Joel, I don’t think I’ve ever heard a love song quite like “Brown-Eyed Girl from Canada.? It’s so different from any commercially successful love song and yet It’s such a listenable song. Can you talk about where that came from?
JOEL KLINGLER: I must have been 21 years old when I wrote that tune. I had a huge crush on Sarah McLachlan at the time. That was before she was big. I was living in the same cabin I’m living in now out near Twin Lake. There was no running water and I was living as simply as I could. This song came out of nowhere. I don’t know if she even has brown eyes. I thought I would never do that tune or perform it or anything but Darryl suggested I do it. With that song it was written from a pure, inspiring moment. For a lot of my songs I just wait. I wait for them to come, and they come from some other place.
The intro on that?we’ve never played it the same way twice. That’s like all our music. We just had a gig on the 28th of December, and I think all our tunes were totally different. It’s all on the spot, you know, to keep it alive. That’s so important as an artist. I don’t feel like painting the same picture twice. Improvisation, that is the key, that is the soul of music. That’s the point of being alive and a musician, communicating. It doesn’t matter to me what skill level a musician as long as You’re partaking in the gift of playing. Basically choosing to live at that point means that things are going to change. I call it ?living creatively in a creative universe.?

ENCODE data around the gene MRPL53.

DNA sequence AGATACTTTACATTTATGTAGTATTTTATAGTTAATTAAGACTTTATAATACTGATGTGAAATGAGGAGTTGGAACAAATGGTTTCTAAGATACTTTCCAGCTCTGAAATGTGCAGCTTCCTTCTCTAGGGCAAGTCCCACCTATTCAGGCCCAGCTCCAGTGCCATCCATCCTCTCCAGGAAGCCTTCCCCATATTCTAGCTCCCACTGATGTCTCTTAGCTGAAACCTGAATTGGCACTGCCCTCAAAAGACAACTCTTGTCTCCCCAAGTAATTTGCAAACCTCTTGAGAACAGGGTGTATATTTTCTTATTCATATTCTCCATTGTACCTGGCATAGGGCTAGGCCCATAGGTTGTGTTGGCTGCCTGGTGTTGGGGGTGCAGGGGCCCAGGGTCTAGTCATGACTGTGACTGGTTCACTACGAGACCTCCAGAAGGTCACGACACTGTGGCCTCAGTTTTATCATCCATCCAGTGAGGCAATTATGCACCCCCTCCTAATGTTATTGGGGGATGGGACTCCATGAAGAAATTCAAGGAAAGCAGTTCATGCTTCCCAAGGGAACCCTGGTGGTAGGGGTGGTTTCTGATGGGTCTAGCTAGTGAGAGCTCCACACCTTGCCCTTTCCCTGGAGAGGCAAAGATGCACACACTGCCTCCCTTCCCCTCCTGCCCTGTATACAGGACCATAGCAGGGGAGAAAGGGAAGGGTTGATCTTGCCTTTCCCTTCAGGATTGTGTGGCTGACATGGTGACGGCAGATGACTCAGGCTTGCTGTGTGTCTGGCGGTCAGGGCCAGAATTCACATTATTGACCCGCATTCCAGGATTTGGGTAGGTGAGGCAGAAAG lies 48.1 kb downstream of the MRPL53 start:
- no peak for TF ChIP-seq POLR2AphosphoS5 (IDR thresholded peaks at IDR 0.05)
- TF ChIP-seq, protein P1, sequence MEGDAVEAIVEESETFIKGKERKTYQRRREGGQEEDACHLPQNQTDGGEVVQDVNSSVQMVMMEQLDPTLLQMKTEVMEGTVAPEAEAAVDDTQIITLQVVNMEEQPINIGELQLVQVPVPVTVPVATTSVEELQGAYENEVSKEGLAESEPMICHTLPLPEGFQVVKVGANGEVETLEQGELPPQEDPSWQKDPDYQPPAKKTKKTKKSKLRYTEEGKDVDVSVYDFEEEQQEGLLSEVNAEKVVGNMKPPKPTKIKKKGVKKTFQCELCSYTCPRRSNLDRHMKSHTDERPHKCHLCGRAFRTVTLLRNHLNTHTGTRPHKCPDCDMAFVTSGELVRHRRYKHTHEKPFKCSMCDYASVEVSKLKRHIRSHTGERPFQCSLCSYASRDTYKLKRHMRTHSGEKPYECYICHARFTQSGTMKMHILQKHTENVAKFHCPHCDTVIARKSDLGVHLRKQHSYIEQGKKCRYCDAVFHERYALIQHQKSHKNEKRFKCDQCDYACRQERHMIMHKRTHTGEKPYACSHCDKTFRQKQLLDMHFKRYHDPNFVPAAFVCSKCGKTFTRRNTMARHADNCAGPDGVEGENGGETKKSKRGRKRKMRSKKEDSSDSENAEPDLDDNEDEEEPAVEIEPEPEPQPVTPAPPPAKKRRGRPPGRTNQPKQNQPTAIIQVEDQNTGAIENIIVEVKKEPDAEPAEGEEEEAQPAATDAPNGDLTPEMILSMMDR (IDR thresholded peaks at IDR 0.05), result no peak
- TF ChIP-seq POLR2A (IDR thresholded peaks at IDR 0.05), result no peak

You make a strong connection between your art and the world.
JOEL KLINGLER: That’s the key. As songwriters and artists, especially folk artists, we should be aware of what’s happening in our regions, in the galaxy, in the universe. we’re so arrogant as a species. We’ve got a craft that we’re putting out there. The stuff that we’re doing on this planet is having obvious effects universally. What kind of messages are we sending out? If I were observing Earth from another planet I’d say, ?Let’s just watch them self-destruct.? When I choose to live creatively I put out good vibes.
So you feel like You’re participating in something huge and marvellous. It’s not just you.
JOEL KLINGLER: My philosophy as a musician is that it doesn’t start with me. If I allow myself to be an instrument of something bigger than me, the universal artistic consciousness plays through me and through the instrument. Of course as a musician You’re constantly practicing, but personally I feel that I’ve become a transducer, channelling the voices of the past, like an old-time banjo from the hills back in Oliver, because I feel like it comes right through me. I open myself up to that.